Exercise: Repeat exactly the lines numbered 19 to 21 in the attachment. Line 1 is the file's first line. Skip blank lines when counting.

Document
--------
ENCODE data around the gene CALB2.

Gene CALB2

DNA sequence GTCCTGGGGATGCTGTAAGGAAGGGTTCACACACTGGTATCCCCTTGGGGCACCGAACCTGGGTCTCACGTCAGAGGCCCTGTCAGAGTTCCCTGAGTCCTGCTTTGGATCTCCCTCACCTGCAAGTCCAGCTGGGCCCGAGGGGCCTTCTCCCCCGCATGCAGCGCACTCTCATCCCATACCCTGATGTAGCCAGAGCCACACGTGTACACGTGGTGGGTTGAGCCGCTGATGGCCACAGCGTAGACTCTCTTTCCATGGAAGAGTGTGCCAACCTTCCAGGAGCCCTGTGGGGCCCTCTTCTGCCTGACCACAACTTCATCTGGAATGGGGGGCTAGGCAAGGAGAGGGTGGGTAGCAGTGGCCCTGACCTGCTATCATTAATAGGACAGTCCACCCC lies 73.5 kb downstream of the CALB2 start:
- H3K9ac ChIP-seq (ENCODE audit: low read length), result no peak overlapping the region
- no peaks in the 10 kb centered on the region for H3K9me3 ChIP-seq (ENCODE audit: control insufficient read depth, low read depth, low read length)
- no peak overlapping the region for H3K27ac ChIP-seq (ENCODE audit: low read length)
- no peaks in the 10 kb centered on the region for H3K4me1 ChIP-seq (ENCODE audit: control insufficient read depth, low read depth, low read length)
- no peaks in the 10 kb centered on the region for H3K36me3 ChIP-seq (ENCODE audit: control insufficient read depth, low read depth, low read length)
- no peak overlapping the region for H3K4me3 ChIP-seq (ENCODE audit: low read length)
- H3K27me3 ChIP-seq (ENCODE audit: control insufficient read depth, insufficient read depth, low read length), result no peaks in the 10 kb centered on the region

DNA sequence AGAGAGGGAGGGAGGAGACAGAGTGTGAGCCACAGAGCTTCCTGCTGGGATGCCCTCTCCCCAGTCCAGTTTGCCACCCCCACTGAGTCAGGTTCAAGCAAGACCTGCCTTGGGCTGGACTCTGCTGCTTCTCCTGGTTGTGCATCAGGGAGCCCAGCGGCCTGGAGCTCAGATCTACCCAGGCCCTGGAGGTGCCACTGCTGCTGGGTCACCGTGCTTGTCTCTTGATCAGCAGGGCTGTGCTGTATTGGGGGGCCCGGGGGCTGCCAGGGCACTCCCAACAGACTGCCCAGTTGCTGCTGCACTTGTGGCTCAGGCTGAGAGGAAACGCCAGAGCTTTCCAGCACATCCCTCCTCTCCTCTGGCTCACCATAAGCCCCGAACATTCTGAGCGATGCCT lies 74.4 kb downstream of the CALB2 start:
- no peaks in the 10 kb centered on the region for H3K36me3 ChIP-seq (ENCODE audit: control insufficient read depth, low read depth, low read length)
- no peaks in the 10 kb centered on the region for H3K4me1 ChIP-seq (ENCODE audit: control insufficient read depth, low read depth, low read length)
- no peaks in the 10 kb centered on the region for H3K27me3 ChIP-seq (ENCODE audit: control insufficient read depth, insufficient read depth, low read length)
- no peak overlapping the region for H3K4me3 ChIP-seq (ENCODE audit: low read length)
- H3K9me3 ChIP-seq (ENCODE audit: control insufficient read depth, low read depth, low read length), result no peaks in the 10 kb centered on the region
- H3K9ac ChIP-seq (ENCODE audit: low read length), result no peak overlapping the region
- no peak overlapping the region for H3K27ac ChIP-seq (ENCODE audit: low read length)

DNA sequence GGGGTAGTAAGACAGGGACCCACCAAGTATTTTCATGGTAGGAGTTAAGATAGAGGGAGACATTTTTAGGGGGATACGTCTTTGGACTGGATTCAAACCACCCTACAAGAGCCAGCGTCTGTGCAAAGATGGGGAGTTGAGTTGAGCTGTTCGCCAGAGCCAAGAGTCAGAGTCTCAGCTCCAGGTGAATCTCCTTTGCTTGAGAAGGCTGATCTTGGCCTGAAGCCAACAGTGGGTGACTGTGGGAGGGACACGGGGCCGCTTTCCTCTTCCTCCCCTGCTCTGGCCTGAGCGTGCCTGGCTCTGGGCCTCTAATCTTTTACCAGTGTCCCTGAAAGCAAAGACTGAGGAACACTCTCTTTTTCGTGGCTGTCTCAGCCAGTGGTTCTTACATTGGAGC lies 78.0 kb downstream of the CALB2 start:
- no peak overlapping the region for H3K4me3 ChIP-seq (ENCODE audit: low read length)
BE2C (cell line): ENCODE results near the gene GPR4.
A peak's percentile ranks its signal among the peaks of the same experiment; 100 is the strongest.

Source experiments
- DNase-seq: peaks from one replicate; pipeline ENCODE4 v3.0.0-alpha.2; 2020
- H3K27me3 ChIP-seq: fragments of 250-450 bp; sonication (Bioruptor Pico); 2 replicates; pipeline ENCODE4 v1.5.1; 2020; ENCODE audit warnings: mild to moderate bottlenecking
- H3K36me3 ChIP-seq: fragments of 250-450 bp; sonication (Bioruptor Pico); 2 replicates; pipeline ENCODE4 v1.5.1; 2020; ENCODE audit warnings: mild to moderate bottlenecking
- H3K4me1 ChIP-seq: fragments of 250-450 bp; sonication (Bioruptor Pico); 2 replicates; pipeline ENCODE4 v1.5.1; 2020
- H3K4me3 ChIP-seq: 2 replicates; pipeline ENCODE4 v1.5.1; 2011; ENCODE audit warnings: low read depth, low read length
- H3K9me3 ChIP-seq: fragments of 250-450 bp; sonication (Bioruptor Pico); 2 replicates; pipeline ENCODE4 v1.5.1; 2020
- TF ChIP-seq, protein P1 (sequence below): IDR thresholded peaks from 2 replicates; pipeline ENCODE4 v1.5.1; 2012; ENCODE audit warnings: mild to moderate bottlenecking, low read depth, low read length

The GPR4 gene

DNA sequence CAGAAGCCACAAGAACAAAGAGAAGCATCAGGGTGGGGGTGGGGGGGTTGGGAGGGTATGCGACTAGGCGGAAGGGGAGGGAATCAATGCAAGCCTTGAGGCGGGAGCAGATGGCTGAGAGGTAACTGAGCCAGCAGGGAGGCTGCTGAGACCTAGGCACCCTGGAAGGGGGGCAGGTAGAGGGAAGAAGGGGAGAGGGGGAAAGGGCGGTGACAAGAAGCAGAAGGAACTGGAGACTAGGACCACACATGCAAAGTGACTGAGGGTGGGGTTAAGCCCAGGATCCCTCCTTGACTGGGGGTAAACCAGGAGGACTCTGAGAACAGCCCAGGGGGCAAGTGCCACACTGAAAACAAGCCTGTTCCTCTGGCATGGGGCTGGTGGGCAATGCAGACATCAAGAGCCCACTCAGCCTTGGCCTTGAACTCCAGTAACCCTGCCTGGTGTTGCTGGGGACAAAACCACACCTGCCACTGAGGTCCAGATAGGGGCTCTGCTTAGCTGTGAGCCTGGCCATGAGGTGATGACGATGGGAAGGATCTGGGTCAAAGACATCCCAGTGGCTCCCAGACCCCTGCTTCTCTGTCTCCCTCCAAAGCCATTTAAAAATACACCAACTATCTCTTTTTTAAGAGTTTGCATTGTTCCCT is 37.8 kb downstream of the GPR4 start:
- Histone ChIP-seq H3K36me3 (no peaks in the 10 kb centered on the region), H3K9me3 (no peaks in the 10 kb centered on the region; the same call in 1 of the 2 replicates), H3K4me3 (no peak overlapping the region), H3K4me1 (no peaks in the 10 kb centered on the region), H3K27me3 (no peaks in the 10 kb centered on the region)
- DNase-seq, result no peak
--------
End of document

DNA sequence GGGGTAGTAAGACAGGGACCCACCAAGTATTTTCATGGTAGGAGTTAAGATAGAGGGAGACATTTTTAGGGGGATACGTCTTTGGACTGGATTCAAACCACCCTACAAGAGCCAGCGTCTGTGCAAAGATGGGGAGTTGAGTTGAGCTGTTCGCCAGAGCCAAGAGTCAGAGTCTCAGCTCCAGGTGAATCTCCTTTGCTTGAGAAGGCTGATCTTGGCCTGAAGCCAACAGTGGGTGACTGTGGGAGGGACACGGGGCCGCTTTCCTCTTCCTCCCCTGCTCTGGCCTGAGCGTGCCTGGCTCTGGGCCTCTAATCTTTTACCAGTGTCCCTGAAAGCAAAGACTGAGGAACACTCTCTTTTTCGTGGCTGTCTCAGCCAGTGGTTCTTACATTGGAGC lies 78.0 kb downstream of the CALB2 start:
- no peak overlapping the region for H3K4me3 ChIP-seq (ENCODE audit: low read length)
BE2C (cell line): ENCODE results near the gene GPR4.